At, Customs Excise Service Tax Appellate Tribunal Principal Bench New Delhi
By, THE HONOURABLE MRS. JUSTICE ARCHANA WADHWA
By, MEMBER (JUDICIAL)
For the Appellants: R.K. Gupta, AR. For the Respondent: A.K. Dixit, Advocate.
Per Archana Wadhwa (for the Bench):
1. Being aggrieved with the order passed by Commissioner (Appeals) vide which he has set aside the order of the original adjudicating authority, Revenue has filed the present appeal.
2. I have heard Shri Shri R.K. Gupta, learned AR appearing for the revenue and Shri A.K. Dixit, learned Advocate appearing for the respondent.
3. As per facts on record, the respondents manufacture the M.S.Ingots from scrap. On 27.11.07, their factory was visited by the Central Excise Officers and stock checking was conducted. At that time, as against the recorded balance of 1576.12 M.T. in R.G.I Register, the physical stock of M.S.Ingot was found to be 1532.923 MT. and thus there was shortage of 43.197 MT. involving duty of Rs.117461/-. On enquiry, Sh. Nathan Lal Chowdhary, Authorised Signatory of M/s. Sigma Castings Pvt. Ltd. could not give any explanation for the shortage. In his statement he stated that the shortage might be due to carelessness of the staff and paid the entire amount of Rs.117461/- vide challan No.187 dt.30.11.07. Thereafter a show cause notice was issued for confirming the duty demand and imposition of penalty. Dy. Commissioner vide order-in-original dt.16.12.08 confirmed the duty demand alongwith interest and imposed penalty of equal amount on the respondent under Section 11AC. On appeal by the respondent against this order of the Dy. Commissioner, the Commissioner vide order-in-appeal dated 1.5.09 accepted the respondents contention that alleged shortage was not real for the reason that stock had been determined through eye estimation and set aside the entire duty demand and penalty.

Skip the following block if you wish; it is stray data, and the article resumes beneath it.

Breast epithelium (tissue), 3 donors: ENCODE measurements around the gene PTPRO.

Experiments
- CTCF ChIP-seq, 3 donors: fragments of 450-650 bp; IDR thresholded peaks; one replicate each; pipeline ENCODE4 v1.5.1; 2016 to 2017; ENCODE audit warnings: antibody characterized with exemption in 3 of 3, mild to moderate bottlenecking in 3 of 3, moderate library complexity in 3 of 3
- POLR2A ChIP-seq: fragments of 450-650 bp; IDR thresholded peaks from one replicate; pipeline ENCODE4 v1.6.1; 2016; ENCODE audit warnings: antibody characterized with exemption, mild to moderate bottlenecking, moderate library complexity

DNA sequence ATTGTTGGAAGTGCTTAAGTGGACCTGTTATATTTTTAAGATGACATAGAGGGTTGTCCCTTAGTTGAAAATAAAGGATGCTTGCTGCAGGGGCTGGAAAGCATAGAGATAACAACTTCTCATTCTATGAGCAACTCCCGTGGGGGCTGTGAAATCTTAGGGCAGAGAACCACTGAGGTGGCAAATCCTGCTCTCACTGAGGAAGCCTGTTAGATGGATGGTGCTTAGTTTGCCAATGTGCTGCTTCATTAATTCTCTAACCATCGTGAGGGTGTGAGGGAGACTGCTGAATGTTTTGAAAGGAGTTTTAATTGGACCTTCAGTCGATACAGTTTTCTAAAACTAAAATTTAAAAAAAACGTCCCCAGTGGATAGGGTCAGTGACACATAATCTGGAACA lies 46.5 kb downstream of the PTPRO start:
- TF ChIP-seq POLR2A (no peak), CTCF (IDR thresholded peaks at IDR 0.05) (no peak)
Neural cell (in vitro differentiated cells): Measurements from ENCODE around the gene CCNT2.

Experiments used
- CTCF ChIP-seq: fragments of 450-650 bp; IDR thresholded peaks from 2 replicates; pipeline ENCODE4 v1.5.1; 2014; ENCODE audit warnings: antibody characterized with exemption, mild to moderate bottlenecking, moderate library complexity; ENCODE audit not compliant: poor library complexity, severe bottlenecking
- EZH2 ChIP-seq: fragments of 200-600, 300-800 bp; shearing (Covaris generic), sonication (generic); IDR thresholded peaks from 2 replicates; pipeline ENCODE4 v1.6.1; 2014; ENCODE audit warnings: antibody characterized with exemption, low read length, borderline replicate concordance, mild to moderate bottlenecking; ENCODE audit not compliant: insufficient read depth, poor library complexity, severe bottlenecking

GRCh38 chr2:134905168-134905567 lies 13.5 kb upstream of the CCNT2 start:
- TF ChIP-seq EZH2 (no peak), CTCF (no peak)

4. Hence the present appeal.
5. After going through the impugned order, I find that Commissioner (Appeals) has held in favour of the respondents, by observing as under:-
In this connection, I observe that merely because the shortage has been admitted by the respondents it does not mean that there was really a shortage. Shortage of stock needs to be verified with precision. On perusal of Panchnama and its annexures, I observe that no remark was made on the stock verification report as to how the physical stock taking was conducted as also no weightment records attached to the panchnama and since at adjudication stage the appellants contested such stock verification, in absence of proper physical weighment, errors may creep in the eye estimation of huge quantity of stock i.e. 1532.923 MT of MS ingots only in addition to huge quantity of finished product. Such a verification as done in this case is to be called on eye estimation. In this context I would like to mention that the method of stock taking adopted by the officers at best can lead to suspicion of excess stock but cannot be a substitute for the proof of shortage unless the Revenue is in a position to clearly demonstrate the fact of shortage in stock through physical weighment of entire stock, the allegation of shortage in stock cannot be sustained. In this connection, I find that Honble CESTAT in following cases have observed that goods found in excess on the basis of eye estimation and not on the basis of physical weighment is not sustainable under law.
6. He also observed that the charges of clandestine removal are serious charges and in the absence of any evidence of removal of goods mere shortages cannot be held to be a justifiable ground for confirmation of duty. He relied upon various Tribunal’s decision to that effect.
7. I find that apart from the shortages, which are also contested by the assessee, inasmuch as there was no proper stock taking, there is no evidence showing the manufacture of the goods and their clearances without payment of duty. The clandestine removal being a positive act, the burden of proving the same is on the Revenue and cannot be discharged on the basis of conjectures and assumptions. I fully agree with the findings arrived at by the Commissione
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r (Appeals) that the effect of shortages by itself cannot lead to the findings of clandestine removal, especially when such act does not stand accepted by the assessee. The statement of the respondent’s authorised representative, has nowhere accepted that such shortages are on account of clandestine removal.8. In view of the above, I find no infirmity in the order of Commissioner (Appeals), Revenue’s appeal is accordingly rejected.